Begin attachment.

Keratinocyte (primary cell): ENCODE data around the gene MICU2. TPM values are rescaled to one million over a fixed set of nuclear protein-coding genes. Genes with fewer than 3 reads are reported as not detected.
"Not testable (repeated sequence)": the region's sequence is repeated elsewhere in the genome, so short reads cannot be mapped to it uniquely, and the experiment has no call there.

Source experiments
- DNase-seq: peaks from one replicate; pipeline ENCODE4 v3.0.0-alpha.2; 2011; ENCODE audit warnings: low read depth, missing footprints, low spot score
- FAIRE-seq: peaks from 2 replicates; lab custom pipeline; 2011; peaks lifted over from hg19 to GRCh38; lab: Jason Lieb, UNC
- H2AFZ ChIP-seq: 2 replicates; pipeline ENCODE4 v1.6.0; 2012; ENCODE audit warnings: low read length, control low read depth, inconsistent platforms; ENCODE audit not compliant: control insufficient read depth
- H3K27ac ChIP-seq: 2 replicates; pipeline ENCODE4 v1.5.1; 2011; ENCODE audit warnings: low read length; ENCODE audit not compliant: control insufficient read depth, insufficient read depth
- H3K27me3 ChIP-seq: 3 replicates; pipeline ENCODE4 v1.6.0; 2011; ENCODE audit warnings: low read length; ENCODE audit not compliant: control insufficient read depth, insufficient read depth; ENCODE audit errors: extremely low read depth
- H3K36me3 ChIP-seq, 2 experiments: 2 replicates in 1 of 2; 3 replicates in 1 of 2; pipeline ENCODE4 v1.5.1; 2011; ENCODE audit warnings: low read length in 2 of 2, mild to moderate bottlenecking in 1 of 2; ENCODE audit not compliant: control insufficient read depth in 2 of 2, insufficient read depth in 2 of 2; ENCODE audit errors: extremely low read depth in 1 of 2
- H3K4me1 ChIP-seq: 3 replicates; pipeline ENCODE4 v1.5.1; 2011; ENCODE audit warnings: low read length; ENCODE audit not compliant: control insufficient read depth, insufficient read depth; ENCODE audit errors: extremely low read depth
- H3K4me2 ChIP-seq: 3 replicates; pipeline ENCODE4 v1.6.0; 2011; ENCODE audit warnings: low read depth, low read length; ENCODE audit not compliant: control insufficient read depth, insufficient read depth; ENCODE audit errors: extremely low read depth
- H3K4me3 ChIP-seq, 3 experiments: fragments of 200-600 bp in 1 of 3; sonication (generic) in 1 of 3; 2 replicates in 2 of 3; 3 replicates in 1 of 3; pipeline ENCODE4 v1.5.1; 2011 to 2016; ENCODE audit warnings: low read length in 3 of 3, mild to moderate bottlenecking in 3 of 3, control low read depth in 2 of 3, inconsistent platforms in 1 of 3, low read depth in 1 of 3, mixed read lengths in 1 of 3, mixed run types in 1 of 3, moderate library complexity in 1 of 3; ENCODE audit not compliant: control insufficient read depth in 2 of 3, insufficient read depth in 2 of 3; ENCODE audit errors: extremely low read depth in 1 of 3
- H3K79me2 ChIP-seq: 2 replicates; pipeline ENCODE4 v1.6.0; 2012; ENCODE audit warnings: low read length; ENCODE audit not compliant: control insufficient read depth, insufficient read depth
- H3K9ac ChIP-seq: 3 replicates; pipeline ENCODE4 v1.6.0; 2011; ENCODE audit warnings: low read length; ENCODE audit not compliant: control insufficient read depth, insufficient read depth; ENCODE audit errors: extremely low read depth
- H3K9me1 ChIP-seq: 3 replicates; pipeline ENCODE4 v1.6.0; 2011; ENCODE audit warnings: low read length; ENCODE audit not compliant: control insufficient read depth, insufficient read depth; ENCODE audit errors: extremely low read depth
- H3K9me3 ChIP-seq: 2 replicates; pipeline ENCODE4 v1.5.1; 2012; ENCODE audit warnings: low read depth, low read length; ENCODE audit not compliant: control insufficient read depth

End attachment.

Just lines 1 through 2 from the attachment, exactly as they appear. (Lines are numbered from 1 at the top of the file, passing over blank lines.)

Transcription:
Keratinocyte (primary cell): ENCODE data around the gene MICU2. TPM values are rescaled to one million over a fixed set of nuclear protein-coding genes. Genes with fewer than 3 reads are reported as not detected.
"Not testable (repeated sequence)": the region's sequence is repeated elsewhere in the genome, so short reads cannot be mapped to it uniquely, and the experiment has no call there.